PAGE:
How To Play Hockey
Playing top tier hockey as a child was difficult, as it requires a significant time commitment for practices, games, and traveling, as well as the perpetual dedication to improving each year. Our team would generally practice three hours a week and play two games on the weekend. We would travel to play teams from Ottawa to Toronto on a weekly basis and participate in tournaments all over Ontario and the northern part of the United States throughout the year. Hockey was a true commitment as a child but I loved every moment of it. Even though the season would end around April, hockey never stopped for me nor my teammates. Our team would have tryouts for the following year a few weeks after the season ended and it was essential to continue practicing and improving. Our coaches encouraged us to participate in recreational ball hockey leagues and off-ice training to increase our skill, physical strength, and endurance, however, my preferred method of off-ice physical activity was street hockey. A majority of my close friends in my neighborhood did not play ice hockey with me in the winter, and I truly loved to play street hockey with them after school and throughout the summer. Street hockey was a fun way to stay involved with the game off the ice and allowed all my friends regardless of age or skill to play together simply for the love of the game.
Hockey continues to be my main source of physical activity …show more content…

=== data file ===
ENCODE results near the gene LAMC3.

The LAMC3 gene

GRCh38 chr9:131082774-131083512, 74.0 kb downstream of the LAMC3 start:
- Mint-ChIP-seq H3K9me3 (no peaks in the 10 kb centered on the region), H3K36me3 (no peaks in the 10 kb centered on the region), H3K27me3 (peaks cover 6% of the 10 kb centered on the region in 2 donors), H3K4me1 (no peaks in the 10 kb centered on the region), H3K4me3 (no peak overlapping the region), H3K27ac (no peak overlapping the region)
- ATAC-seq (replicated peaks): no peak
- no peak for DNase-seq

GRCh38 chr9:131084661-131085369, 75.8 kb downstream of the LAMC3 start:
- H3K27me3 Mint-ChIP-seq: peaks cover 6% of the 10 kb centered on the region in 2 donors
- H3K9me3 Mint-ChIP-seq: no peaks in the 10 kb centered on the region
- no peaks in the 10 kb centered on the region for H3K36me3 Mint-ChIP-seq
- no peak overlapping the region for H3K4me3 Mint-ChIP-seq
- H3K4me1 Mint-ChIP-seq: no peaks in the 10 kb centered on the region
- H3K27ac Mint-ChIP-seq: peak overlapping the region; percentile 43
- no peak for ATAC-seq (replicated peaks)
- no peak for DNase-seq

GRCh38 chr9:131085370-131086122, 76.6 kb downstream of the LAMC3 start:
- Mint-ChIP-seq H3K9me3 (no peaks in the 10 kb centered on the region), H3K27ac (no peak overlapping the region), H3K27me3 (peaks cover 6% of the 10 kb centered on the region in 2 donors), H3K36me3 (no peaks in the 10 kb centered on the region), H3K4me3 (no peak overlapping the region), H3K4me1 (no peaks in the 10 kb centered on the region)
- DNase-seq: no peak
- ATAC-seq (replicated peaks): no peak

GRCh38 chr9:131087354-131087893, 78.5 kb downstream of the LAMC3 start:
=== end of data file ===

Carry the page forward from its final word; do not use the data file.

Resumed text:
As a child, I was always one of the shortest members of my team, regardless of which sport I played. In a majority of the sports I played, this limited my ability be as physical as some of my teammates, however, it motivated me to be more agile and faster than my opponents. In sports such as hockey, lacrosse, and football, I believed it was essential for me to be quick therefore I usually played and excelled at positions associated with speed such as midfield in lacrosse and running back in football. Other structural constraints that shaped my movements and participation in physical activity are injuries. Throughout my childhood, I received many injuries that limited my ability to participate in physical activity, such as a broken wrist and pinky finger. At the beginning of grade nine, I tore my meniscus, which ultimately limited my playing time in hockey, football, and lacrosse that year. I have also received roughly 4 major concussions due to hockey and football and as a result, I needed to take time off physical activities until I was better. This leads me to how functional constraints have shaped my development and physical activity. Functional individual constraints are referring to the behavioural aspects of an individual. For example, after receiving my third concussion I was very nervous and